The traditional heritage of Punjab villages came alive at the ongoing Panjab University Zonal Youth and Heritage Festival at Ramgarhia Girls College on Thursday.
Events such as guddian patole making, chhikku (small basket) making, naala making, tokri making, mitti de khidaune making, khiddo making, peerhi making, rassa vattna, pranda and eennu making were organised.
Guddian patole refers to the dolls and horses made from cloth in Punjab villages, peerhi refers to small stools made with weaving technique in villages. Rassa vattna is the traditional technique of tying ropes by women using their feet and khiddo is small ball of waste clothes which mothers used to weave for children to play. Students used fresh chikni mitti to make mitti de khidaune (toys) showcasing scenes of villages in Punjab.
Dr Nirmal Jaura, director, youth welfare, PU, told The Indian Express that the main objective of introducing the events, including a heritage quiz, was to generate awareness.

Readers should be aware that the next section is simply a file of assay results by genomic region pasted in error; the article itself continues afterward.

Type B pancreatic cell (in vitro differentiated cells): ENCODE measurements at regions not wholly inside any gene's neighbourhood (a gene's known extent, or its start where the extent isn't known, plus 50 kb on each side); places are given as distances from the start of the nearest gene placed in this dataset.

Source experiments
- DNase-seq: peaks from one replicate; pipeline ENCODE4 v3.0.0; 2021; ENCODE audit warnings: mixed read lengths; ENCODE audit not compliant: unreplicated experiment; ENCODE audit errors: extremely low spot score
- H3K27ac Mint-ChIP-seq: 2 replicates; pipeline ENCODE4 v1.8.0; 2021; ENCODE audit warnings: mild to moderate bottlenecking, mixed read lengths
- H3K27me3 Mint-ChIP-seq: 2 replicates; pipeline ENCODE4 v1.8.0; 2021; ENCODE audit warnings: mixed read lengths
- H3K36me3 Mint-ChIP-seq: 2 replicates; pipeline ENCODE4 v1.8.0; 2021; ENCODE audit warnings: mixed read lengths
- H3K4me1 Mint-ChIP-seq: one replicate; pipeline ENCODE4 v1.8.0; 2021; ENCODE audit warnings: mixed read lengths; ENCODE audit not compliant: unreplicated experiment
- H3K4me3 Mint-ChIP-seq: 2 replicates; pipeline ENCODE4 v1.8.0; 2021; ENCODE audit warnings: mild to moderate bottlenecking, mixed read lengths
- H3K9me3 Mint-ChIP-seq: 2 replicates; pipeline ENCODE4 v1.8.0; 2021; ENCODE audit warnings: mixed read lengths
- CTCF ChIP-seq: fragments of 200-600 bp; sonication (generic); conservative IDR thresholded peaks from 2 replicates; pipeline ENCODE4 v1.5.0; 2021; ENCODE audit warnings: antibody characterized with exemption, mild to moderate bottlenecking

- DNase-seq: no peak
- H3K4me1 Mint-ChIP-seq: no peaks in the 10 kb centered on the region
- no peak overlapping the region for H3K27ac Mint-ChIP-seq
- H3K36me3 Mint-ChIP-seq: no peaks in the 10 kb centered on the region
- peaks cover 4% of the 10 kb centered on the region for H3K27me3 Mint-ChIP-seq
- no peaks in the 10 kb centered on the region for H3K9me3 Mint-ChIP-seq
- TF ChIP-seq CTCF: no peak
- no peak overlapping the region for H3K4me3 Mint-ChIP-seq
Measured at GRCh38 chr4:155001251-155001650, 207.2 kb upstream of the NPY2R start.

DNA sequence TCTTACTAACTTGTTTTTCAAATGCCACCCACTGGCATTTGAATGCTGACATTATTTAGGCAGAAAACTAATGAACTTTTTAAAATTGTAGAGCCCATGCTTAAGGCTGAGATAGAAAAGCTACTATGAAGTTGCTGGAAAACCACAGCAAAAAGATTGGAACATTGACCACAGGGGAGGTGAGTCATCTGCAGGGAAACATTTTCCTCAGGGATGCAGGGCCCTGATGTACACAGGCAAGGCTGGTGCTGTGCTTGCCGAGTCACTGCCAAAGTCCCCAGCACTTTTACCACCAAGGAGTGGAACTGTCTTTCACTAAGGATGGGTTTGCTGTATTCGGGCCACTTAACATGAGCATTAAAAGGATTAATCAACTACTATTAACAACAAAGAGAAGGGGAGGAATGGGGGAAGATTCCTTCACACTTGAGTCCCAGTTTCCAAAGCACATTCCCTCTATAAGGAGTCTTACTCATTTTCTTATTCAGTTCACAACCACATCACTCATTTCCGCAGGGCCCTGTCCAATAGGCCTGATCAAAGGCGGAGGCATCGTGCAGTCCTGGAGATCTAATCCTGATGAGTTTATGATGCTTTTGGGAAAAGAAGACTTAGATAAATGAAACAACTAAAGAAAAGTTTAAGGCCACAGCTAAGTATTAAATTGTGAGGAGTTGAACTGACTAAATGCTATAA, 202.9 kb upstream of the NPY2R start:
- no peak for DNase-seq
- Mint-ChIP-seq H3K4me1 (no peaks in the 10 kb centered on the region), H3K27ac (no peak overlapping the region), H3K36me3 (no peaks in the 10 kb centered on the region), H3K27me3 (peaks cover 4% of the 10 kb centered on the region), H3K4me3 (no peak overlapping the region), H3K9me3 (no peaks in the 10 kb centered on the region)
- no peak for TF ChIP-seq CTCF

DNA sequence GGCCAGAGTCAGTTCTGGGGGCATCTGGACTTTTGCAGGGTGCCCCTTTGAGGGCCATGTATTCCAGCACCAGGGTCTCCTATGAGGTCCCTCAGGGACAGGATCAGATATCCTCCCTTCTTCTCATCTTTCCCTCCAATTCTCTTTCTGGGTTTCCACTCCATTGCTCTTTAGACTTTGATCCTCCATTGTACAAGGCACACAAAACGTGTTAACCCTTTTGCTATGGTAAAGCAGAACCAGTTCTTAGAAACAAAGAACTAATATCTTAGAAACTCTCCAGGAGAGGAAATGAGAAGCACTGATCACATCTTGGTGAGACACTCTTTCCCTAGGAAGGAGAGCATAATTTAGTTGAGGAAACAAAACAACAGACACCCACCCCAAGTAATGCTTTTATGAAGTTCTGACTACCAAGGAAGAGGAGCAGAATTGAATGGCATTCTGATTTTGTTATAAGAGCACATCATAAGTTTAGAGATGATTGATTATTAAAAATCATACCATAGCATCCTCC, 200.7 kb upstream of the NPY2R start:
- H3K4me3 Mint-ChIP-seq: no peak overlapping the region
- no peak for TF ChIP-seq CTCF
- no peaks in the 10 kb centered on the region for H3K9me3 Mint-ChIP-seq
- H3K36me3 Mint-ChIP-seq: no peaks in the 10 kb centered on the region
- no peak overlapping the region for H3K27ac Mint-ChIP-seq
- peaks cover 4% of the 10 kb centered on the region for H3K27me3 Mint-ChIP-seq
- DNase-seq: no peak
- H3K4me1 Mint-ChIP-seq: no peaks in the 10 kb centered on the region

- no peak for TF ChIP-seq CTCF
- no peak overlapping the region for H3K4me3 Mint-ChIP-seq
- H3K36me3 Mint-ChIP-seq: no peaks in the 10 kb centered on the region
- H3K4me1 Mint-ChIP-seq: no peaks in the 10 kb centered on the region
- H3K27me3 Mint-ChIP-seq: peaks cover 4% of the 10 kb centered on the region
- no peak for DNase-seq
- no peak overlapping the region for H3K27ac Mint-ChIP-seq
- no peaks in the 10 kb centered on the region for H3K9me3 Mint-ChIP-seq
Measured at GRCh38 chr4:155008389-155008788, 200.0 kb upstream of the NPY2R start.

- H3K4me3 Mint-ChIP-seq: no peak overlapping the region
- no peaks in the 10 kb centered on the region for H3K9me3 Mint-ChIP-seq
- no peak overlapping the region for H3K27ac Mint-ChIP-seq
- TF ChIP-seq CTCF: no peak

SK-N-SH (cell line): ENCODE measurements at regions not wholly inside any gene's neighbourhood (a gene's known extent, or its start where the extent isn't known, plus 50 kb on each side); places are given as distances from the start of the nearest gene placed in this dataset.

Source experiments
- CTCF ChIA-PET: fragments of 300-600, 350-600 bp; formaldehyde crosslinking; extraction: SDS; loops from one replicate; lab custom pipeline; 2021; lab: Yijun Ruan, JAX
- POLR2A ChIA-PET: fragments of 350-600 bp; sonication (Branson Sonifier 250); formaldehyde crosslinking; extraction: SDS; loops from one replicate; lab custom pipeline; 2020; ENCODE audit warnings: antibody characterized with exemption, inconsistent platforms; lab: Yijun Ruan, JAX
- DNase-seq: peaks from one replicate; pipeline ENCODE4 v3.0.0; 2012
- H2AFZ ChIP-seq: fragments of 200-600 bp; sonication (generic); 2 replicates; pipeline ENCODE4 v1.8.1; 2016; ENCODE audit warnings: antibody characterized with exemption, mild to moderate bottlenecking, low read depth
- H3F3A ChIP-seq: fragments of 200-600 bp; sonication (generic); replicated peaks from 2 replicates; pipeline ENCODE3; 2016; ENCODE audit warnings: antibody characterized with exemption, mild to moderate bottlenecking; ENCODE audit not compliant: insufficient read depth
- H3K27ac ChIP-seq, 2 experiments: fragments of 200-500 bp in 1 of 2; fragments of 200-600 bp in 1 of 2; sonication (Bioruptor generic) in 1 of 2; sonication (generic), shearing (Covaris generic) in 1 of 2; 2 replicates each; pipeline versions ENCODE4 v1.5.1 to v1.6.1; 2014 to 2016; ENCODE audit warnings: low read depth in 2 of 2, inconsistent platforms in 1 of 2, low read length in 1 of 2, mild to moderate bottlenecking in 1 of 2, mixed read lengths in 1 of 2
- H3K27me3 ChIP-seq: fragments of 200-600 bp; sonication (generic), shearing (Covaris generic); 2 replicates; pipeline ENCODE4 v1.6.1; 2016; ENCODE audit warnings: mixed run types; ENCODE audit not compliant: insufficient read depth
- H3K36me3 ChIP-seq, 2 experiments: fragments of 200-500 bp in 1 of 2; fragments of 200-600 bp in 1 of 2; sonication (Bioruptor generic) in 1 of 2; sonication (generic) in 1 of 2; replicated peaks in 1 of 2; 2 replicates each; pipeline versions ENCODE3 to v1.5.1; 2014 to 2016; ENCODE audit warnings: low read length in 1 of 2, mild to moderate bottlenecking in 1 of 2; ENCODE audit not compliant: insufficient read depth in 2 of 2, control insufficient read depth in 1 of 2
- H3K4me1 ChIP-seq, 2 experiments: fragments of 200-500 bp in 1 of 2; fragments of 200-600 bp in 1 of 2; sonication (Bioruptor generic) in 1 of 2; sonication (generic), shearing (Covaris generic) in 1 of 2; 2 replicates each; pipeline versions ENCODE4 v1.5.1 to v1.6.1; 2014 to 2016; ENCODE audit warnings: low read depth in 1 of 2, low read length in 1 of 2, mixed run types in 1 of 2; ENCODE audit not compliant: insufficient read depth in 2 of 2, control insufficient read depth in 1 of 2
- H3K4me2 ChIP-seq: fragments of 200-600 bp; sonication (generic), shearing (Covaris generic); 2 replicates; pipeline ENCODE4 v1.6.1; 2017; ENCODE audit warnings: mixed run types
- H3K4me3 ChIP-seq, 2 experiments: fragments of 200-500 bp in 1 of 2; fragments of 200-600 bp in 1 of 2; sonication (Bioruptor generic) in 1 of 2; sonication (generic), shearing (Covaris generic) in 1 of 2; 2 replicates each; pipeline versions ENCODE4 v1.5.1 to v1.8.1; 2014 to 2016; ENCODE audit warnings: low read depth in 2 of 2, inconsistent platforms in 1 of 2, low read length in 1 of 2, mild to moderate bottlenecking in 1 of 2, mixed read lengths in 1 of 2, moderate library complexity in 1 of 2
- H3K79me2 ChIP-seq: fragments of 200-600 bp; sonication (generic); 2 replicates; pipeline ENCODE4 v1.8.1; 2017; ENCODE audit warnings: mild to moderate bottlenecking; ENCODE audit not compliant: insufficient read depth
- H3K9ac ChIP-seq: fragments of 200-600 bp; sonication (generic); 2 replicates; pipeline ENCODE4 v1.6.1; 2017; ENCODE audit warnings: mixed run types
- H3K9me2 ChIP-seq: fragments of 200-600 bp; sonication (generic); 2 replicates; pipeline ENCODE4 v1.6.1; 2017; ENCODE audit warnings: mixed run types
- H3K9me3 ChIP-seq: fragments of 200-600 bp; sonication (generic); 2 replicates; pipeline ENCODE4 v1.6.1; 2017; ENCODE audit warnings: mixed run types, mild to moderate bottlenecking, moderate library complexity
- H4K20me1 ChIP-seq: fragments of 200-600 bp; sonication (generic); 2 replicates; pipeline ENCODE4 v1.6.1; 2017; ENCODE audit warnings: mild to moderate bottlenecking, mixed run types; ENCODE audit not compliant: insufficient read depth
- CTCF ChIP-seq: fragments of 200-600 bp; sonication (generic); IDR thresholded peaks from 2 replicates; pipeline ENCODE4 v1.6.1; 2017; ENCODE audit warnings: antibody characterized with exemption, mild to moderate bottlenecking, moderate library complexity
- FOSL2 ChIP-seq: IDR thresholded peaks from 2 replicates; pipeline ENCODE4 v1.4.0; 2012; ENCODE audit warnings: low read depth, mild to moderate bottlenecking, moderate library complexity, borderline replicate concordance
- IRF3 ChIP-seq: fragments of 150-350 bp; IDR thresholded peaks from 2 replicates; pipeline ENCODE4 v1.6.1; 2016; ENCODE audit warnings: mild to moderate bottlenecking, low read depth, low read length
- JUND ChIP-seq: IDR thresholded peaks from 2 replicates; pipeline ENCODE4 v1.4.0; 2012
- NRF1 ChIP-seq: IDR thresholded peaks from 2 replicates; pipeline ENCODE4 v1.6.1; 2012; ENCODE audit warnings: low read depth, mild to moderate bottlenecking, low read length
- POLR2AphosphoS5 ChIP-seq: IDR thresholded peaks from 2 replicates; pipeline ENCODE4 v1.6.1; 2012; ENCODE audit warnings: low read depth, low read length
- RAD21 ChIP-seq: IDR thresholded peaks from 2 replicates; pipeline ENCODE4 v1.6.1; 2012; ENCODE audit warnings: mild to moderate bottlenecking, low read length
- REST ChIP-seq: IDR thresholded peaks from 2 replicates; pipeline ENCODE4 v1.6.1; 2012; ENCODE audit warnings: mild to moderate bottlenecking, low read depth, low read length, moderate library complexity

“We have got calls from parents appreciating the initiative. Students these days are not aware of how our grandparents and great grandparents made toys from clay, how mothers used their feet to tie ropes. It is a step to connect the modern youth with traditional Punjab culture. PU youth fests are being held since 1957 and it for first time such events were organised,” he said.
To preserve the authenticity of the art, rules were kept that way. For instance, it was mandatory to use pure resham thread in black or red for pranda while only water was to be used for binding soil to make toys. Only pieces of waste cloth can be used to make khiddo and eennu.
However, Panjab University, Chandigarh, had faced issues when such events were part of inter-university youth festivals. “Punjabi University, Patiala, is holding these events since long. They are also a part of inter-university festival and we often faced problems in sending entries as our students never had any knowledge about it. It was quite embarrassing that PU never had events related to Punjab heritage,” said Jaura.
“The response has been enthusiastic and the events will now be a permanent feature of the festival. Even teachers were not aware of how to make khiddo, peerhi etc. They went to villages and after learning from elderly women, taught the students,” said Jaura.
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